Info

Control oil vent

Overspeed trip

Local turbine trip lever

Excitation fault

Bearing vibration

Back-up overspeed

EHC major fault trip

Condensate pot level high

Condensate hotwell level high

Low vacuum

Thrust bearing wear

Loss of lub oil

Exhaust temp high

Emergency P.B.

Busbar zone

Biased differential

(BD)

33kV overcurrent

(OCDT)

33kV restricted earth fault

(REF)

33kV earth fault

(SBEF)

Buchholz gas

(B)

Winding temp

(WT)

Oil temp

(OT)

Overall circulating current

(CC)

Negative phase sequence

(NPS)

Reverse power

(RP)

Voltage restrained overcurrent (VOC DT)

Loss of excitation

(LEDT)

Earth fault

(EIT)

Over voltage

(OVDT)

Under frequency

Close

Field switch

Typical arrangement protection and tripping logic 60MW. steam turbine generator Figure 21.4 Protection and tripping logic for a 60MW. steam turbine generator

Figure 16.4 Protection and tripping logic for a 60 MW steam turbine generator

Figure 16.5 Protection and tripping logic for a 2 MVA transformer

Where: 0 = cos-1 (PF). The correction required is:

Figure 16.9 illustrates the amount of power factor correction required per 100 kW of load to correct from one power factor to another.

The degree of correction necessary for any particular installation will depend upon the circumstances. In economic terms the costs and prospective benefits can be simply set out as:

Capital Running Savings

Capital cost Maintenance Reduction in of equipment demand charges

Installation costs Depreciation Reduction in losses

Under excited

Motor operating at lagging power factor

Motor mode, drawing active power

Motor operating at leading power factor

Generator operating at leading power factor

Generator mode, contributing active power

Generator operating at lagging power factor

Over excited

Figure 16.7 Synchronous machine operating modes

Figure 16.8 Synchronous machine operation. (a) Synchronous machine acting as a motor (over-excited); (b) synchronous machine acting as a generator (over-excited)

16.7.3 Types of control

Capacitors as bulk units can be connected to the supply busbar via a fuse switch, molded-case circuit breaker of air circuit breaker. In this type of installation control is purely manual, and in cases of a reasonably constant load and where the amount of power factor correction is limited such a manually controlled system is perfectly adequate. The supply authority may, however, require to be informed that a capacitor bank is permanently connected to the supply. Capacitors are more generally connected either in banks controlled from a VAR sensitive relay or across individual loads (e.g. motors).

When connected as switchable banks the rating of each step of the capacitor bank must be selected with care. It is important that the control relay settings are matched to the ratings of each capacitance step in order to prevent hunting (i.e. continuously switching in and out at a particular load point). When capacitors are connected to one particular load (usually a motor) the capacitor bank can be located at the motor, adjacent to but separate from the control switchgear or within the control switchgear itself.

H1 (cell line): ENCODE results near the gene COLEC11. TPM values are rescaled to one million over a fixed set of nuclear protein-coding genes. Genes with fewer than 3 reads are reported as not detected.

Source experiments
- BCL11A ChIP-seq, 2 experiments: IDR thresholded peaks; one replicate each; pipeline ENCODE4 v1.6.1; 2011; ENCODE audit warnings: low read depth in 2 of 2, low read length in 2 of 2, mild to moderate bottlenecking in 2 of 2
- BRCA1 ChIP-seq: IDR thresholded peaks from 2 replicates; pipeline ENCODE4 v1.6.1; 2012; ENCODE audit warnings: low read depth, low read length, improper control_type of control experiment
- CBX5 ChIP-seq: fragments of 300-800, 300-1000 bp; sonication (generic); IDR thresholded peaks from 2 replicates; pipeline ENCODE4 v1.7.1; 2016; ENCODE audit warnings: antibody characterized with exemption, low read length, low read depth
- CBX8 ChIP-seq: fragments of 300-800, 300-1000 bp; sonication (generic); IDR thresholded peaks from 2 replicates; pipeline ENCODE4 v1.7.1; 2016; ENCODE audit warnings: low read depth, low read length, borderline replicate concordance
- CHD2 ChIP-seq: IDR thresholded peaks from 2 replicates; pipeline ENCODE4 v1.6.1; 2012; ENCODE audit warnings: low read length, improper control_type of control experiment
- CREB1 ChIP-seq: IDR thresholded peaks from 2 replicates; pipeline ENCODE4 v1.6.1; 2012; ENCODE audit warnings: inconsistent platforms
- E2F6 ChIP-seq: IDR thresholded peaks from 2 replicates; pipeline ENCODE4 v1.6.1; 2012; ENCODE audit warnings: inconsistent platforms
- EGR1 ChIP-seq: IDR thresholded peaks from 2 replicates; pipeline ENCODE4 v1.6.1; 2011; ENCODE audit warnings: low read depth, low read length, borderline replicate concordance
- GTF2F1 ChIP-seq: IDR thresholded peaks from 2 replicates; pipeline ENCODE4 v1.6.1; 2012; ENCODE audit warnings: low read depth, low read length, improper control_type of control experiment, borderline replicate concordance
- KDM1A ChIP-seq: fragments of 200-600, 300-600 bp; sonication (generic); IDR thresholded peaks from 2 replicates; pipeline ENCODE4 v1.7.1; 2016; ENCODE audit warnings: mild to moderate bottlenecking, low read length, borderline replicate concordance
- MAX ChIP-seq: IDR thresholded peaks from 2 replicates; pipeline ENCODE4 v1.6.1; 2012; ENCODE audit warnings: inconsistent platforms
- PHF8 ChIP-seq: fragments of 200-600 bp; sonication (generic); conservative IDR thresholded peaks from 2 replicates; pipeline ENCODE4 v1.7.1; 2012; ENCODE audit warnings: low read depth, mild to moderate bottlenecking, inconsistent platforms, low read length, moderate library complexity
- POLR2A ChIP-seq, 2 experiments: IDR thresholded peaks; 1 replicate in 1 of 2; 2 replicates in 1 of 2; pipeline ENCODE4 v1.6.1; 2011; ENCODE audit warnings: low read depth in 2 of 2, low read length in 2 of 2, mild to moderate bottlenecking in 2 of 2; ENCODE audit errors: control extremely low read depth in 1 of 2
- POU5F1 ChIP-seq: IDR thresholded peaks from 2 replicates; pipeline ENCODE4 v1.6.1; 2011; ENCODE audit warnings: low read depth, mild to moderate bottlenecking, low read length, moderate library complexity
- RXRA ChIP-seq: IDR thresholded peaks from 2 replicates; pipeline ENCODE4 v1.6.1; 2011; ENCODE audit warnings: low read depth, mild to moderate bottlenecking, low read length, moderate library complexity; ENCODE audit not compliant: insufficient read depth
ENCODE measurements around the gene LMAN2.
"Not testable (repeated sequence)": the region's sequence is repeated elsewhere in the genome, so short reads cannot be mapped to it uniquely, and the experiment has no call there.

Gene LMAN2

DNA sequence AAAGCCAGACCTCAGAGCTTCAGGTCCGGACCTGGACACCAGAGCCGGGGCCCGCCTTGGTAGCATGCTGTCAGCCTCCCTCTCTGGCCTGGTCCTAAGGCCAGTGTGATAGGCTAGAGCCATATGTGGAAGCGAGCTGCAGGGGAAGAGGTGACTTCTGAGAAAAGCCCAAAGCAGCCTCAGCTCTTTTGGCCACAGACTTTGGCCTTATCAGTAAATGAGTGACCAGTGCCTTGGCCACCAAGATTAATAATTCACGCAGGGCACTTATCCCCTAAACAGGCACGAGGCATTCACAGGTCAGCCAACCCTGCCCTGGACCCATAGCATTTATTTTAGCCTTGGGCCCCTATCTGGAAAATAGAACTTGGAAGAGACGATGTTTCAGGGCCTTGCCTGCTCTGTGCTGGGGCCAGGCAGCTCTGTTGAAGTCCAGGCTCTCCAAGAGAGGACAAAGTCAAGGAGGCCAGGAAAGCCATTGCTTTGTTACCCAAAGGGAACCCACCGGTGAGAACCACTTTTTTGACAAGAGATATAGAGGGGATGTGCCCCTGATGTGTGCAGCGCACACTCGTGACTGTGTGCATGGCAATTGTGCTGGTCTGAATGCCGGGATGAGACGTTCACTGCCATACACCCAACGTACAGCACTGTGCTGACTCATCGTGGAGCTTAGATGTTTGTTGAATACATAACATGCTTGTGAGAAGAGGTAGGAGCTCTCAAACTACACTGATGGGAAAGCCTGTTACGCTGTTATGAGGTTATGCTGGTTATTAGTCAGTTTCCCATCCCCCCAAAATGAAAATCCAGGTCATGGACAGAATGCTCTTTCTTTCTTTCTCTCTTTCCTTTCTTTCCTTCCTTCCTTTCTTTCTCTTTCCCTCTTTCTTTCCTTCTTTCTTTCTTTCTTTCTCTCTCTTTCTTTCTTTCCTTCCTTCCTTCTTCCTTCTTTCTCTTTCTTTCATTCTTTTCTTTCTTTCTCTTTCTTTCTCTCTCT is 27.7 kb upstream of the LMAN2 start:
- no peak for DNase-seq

When located at the motor the capacitor bank will be normally cabled from the motor terminal box, so that the size of the motor cable can then be selected on the basis of the reduced-power factor corrected current drawn by

Target

Target

0.80 0.81 0.82 0.83 0.84 0.85 0.86 0.87 0.88 0.89 0.90 0.91 0.92 0.93 0.94 0.95 0.96 0.97 0.98 0.99 1.0

Initial power factor

Figure 16.9 Amount of power factor correction required the motor/capacitor combination. However, whenever a capacitor is connected across an individual motor circuit, by whatever means, the setting of the motor overload device must be chosen to take account of the corrected current rather than the uncorrected motor full-load current.

16.7.4 Potential problems

Control devices

Capacitors, circuit breakers and HRC fuses must be selected with care for use with capacitor circuits, with contractors chosen on the basis that the capacitor current can rise by 25 per cent above nominal line current. Equally, HRC fuses for capacitor applications should be de-rated by a factor of 1.5.

When choosing high-voltage circuit breakers for capacitor control it is necessary to select the full-load current of the breaker, taking into account variations in supply voltage, tolerance on rating manufacture and harmonic currents. Again, a de-rating factor of 1.5 is usually considered adequate. The capacitor manufacturers will insist that the control device is re-strike free and that the control device has been tested to IEC 56, Part 4. When the control device is a high-voltage circuit breaker, capacitor manufacturers frequently recommend a maximum between initial current makes and final contact closure (typically, 10m/s).

Motor circuits

In instances where a capacitor is connected directly across the terminal of the motor, the capacitor can act as a source of excitation current after the control device is opened. In order to prevent this the capacitor rating should not exceed 90 per cent of the motor no-load magnetizing current.

Harmonics

A capacitor bank will represent reducing impedance to currents of increasing frequency. Such reducing impedance, if matched with a similarly increasing inductance impedance of a transformer or a supply system, can cause a resonant condition. In plants where equipment produces harmonic current, a full survey of the installation is recommended prior to installation of the capacitors.

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